I apply the first step of the nursing process in my current practice at the orthopedic surgery center (which are mainly elective surgeries with patient population that varies from children to geriatrics) by review of the patient chart, obtaining data acquired by our PAT department when the patients surgery is scheduled which includes: surgery being completed; patient complete health history through a program called simple admit; review of physicians current H&P; obtaining records of testing prior to coming in. I also collaborate with the admission nurses who verify and review all of the information obtained by the PAT department nurses. We consistently use a nursing framework “to help organize information and promote the collection of holistic data.” (Weber, Kelley, 2014) Prior to bringing the patient back to the OR suite I review the chart, which includes all of the previous stated information obtained by my colleagues; introduce myself to the patient; obtain two patient identifiers; verify procedure, allergies, pertinent health history and NPO status with patient. I also verify that the surgeon has marked the correct surgery site and that anesthesia has spoken to the patient as well. I am then able to bring the patient back to the OR suite to begin their procedure. Nursing assessment should be completed three times for patients having surgery: prior to surgery, shortly after surgery (in recovery as well as prior to discharge from the surgery center) and generally two weeks after surgery in follow-up. This is good practice to provide the best support for positive surgical recovery. (Leslie, 2018) This is how we complete the nursing assessment in the surgery center that I work in and has shown positive outcomes for our patients.
Our current means of documentation is what I consider to be “behind in the times” as we still complete all documentation on paper. The patients do have EHR through the orthopedic practice, however for their surgical procedure we continue to have a paper chart and complete all of our documentation of surgical procedure, recovery and post op education on paper. Anesthesia documentation is also completed entirely on paper. I find this to be a greater chance for error in documentation considering I came from a hospital OR setting originally where they do have complete EHR records for patients.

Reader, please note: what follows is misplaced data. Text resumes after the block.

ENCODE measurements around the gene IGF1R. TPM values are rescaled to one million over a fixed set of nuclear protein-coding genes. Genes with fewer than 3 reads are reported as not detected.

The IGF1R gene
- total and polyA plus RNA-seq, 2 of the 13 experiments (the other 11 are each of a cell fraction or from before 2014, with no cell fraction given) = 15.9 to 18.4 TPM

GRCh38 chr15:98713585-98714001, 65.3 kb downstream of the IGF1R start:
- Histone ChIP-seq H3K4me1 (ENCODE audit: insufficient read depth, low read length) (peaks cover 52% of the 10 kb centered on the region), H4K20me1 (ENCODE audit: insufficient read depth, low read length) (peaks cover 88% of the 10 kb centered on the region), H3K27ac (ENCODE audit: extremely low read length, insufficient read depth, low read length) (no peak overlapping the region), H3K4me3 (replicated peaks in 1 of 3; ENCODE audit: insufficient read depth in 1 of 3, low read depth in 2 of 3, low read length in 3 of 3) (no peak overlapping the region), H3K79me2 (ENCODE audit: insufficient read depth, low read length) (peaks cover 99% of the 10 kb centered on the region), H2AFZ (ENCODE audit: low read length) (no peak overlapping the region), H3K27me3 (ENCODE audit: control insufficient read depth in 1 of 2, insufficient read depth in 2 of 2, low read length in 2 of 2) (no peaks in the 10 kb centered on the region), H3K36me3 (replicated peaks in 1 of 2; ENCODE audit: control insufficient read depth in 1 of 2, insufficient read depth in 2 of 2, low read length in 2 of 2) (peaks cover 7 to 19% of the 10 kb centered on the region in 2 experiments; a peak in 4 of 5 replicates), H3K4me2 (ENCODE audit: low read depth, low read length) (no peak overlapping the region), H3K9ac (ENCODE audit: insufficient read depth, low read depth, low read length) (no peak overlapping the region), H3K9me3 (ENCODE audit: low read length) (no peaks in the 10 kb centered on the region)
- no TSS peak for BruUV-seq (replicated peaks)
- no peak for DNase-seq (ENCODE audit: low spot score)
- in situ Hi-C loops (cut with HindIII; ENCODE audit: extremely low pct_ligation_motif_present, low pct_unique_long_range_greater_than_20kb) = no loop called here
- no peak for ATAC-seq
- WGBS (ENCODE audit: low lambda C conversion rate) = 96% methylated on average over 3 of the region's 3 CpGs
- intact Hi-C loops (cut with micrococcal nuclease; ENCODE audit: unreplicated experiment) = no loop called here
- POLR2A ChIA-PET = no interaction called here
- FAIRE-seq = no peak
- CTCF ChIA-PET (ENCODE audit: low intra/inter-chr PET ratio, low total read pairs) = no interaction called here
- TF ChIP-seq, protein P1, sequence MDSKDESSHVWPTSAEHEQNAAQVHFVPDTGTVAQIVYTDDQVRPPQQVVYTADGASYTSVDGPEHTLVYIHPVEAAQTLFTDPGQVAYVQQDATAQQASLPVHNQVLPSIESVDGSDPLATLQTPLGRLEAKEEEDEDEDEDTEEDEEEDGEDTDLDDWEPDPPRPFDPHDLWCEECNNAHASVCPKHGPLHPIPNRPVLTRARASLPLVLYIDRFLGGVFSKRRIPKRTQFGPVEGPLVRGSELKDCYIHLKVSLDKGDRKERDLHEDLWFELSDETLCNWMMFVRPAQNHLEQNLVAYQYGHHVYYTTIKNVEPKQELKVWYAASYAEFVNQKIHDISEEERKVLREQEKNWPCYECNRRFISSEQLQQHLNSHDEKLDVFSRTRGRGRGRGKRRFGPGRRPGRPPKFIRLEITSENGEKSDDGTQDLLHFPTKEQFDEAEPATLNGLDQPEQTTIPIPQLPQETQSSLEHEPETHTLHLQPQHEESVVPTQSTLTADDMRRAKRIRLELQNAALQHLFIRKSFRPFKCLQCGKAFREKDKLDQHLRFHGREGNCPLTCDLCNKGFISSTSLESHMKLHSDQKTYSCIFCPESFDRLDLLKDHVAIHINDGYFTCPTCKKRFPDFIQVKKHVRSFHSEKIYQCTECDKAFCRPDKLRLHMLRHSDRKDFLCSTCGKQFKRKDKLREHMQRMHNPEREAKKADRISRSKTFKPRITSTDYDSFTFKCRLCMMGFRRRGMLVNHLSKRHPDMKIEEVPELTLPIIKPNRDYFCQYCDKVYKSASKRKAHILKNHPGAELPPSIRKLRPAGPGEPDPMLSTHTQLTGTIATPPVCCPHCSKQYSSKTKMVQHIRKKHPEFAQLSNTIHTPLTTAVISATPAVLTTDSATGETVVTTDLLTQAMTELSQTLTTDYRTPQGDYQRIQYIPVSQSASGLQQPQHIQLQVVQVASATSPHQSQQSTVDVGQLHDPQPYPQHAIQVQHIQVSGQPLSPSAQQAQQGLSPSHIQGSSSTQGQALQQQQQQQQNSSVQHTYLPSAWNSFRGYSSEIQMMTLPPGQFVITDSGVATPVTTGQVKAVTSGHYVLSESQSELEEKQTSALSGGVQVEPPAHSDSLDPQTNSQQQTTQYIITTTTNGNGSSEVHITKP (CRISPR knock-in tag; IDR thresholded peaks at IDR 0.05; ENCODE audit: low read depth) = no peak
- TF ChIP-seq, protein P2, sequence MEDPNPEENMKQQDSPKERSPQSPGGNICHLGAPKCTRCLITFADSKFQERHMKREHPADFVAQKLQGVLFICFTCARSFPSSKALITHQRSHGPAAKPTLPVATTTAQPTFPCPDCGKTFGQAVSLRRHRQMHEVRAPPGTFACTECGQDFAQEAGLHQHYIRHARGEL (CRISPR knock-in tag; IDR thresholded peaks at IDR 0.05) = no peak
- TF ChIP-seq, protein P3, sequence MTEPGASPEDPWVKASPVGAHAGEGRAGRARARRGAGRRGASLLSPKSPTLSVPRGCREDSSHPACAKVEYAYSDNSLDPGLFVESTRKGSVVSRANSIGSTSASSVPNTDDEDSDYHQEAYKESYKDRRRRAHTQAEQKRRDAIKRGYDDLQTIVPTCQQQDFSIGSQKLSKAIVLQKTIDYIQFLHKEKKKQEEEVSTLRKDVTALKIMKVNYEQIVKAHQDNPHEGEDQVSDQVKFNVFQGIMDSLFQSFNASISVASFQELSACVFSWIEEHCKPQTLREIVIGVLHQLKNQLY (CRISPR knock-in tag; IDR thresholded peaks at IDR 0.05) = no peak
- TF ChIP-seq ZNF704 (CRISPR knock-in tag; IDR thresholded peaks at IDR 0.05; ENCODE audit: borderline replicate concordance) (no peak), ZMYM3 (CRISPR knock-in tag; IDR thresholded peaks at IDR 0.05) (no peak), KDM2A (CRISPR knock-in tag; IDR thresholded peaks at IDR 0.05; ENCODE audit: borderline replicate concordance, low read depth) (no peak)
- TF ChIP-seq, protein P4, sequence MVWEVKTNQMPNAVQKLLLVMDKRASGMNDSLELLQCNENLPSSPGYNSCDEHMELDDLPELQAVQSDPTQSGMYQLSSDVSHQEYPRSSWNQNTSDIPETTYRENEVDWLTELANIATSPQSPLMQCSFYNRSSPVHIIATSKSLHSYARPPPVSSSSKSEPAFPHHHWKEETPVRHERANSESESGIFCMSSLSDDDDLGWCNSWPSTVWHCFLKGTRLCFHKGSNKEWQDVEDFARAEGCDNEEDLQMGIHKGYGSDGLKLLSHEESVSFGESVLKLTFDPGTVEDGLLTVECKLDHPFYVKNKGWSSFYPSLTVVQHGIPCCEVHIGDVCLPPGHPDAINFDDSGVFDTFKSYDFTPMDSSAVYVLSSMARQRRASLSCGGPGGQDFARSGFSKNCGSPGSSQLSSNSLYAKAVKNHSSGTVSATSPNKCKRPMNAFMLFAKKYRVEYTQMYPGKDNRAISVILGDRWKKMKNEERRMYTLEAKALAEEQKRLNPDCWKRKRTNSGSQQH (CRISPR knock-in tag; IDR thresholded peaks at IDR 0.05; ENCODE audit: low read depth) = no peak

Processing data analysis in my current clinical setting seems to overlap throughout the process of patients having surgery. We complete nursing diagnoses and complete holistic care through the critical thinking process, however I have yet to find where actually document this within the patient record. I know from the hospital EHR record our nursing diagnoses and care plans were contained within the electronic charting. I find that this is something my current employer needs to work on to incorporate this documentation better. I currently when recovering patients update and add my additional assessment information by summarizing it on the back of the PACU record sheet. We do also collaborate with DME as well as PT to offer complete care for our patients prior to their discharge.
Weber, J., Kelley, J., (2018). Nurse’s role in health assessment: collecting and analyzing data. Health Assessment in Nursing 6th ed., 1, 4-5.
Leslie, J., (2018). Employment of the nursing process to facilitate recovery from surgery: a case study. Online Journal of Issues in Nursing, 23(2). Retrieved from:
I currently work in a Telemetry unit with no specific specialty. The patient population is diverse, ages 18 and up. I apply the first step of the nursing process in my current practice. On admission, I use initial comprehensive assessment, collecting subjective and objective data. “Subjective and objective data collection are an integral part of this process (Toney-Butler, 2020).” Subjective data including patient’s name, date of birth, religion, specific values, health history, past medical history and family history. I also collect information regarding their lifestyle and health background, like nutrition, cultural practices, family structure, and current housing. The objective assessment usually ties in to the subjective. In my practice setting, I do a full systemic assessment on admission, starting from the head to the toes. Assessing the patients level of consciousness, heart sounds, breath sounds, abdominal tenderness, perfusion, skin discolorations/wounds, and vital signs.
To document my findings, I use cued or checklist style charting on the EMR. Cued or checklist “makes document like data entry because it requires nurses to place marks in boxes instead of writing a narrative (Weber, p 51).” In my Telemetry unit, we use MediTech in particular. Although I use a checklist, I still input data in comment sections that follow under each category.